'Learning involves doing...Since action learning suggests that we may best master whatever unknown challenge appears by working with others who seek to triumph in the same way, its programmes should be collectively designed and launched by those who hope to profit from them.' Reg Revans based his theories of Action Learning on 30 years of work and observation. This revised and updated reissue of the definitive text, ABC of Action Learning, is a clear, easily read primer for anyone wishing to learn about and apply his methods. It offers a succinct, practical guide to integrating action learning into every-day situations, and enhancing the practical and managerial skills of the workforce.
Table of Contents
Contents: Preface; Editor's note; The characteristic assumptions of action learning; Essential logistics; The characteristics of the manager; The influence of top management; The philosophy of action learning; What action learning is not; Some experiences of launching action learning; The enterprise as a learning system; Annotated bibliography; Further information; Index.
Reg Revans was the father of Action Learning. He developed many of his early ideas around learning at the National Coal Board before joining Manchester University and then moving to Belgium before returning to the UK in later life. His ideas on learning have since been developed further by The Revans Centre for Learning and Research at Manchester Business School and there are now Action Learning networks and associations all around the world.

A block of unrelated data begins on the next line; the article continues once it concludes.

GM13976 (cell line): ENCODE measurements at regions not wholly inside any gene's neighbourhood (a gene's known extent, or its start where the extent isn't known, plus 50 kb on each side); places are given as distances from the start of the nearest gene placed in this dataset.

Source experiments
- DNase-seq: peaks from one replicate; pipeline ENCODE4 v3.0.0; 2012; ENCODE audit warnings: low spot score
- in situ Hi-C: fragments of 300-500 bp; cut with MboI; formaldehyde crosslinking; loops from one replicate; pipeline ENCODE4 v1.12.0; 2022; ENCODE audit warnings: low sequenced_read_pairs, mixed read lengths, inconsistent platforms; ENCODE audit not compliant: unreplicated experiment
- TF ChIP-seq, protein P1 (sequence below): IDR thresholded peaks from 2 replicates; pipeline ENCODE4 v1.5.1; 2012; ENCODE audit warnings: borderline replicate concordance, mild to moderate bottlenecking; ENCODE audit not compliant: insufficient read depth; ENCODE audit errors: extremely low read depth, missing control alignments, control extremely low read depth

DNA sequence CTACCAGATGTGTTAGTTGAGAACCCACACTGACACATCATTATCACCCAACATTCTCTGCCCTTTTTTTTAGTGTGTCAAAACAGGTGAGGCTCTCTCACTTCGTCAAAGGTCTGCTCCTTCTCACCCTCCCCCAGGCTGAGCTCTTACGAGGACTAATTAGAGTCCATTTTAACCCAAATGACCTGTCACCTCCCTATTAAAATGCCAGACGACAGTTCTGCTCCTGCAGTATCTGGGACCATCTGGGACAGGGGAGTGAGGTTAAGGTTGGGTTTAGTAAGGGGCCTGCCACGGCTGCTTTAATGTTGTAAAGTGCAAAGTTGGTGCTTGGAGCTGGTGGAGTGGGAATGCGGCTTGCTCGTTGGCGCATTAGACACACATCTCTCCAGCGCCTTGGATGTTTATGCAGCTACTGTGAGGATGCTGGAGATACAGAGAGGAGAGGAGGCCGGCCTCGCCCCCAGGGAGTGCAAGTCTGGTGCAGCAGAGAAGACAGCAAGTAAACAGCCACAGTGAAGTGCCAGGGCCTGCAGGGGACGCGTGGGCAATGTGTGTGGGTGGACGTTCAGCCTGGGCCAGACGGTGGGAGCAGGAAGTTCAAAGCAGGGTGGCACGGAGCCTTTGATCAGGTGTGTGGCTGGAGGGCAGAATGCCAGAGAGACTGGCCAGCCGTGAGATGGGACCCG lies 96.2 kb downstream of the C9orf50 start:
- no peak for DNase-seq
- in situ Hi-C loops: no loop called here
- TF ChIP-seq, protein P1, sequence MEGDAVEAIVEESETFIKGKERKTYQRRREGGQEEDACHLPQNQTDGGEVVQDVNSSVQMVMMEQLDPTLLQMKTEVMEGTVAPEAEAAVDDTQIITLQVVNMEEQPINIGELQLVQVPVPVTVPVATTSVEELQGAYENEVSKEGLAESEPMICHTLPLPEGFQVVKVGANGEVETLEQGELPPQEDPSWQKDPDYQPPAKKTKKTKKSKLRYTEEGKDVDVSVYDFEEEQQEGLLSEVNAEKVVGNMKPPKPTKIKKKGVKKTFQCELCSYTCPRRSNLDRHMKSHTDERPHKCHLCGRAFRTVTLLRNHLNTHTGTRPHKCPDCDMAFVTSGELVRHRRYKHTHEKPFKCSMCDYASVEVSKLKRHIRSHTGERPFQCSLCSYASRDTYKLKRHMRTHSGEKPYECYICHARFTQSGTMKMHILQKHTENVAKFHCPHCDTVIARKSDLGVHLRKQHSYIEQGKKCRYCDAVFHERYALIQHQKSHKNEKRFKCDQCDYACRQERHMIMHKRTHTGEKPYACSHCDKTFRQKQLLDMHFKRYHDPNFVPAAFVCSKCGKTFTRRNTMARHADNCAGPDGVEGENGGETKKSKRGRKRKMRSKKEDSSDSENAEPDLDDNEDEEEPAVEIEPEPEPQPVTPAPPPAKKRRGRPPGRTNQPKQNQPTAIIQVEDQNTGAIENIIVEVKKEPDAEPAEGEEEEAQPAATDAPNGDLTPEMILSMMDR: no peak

’This book is full of rich insights...The ABC of Action Learning contains much good advice on the practical models for launching action learning programs, as well as useful case studies in practice. At times, Revans’ philosophical writing style demands that we dig for the key insights being communicated. But the reader is well rewarded. The re-publication of this book could not come at a better time. More than ever, people need to remain open to new learning as a means of dealing with constant change.’ - Gareth Morgan and Jean Adams, Action Learning Research and Practice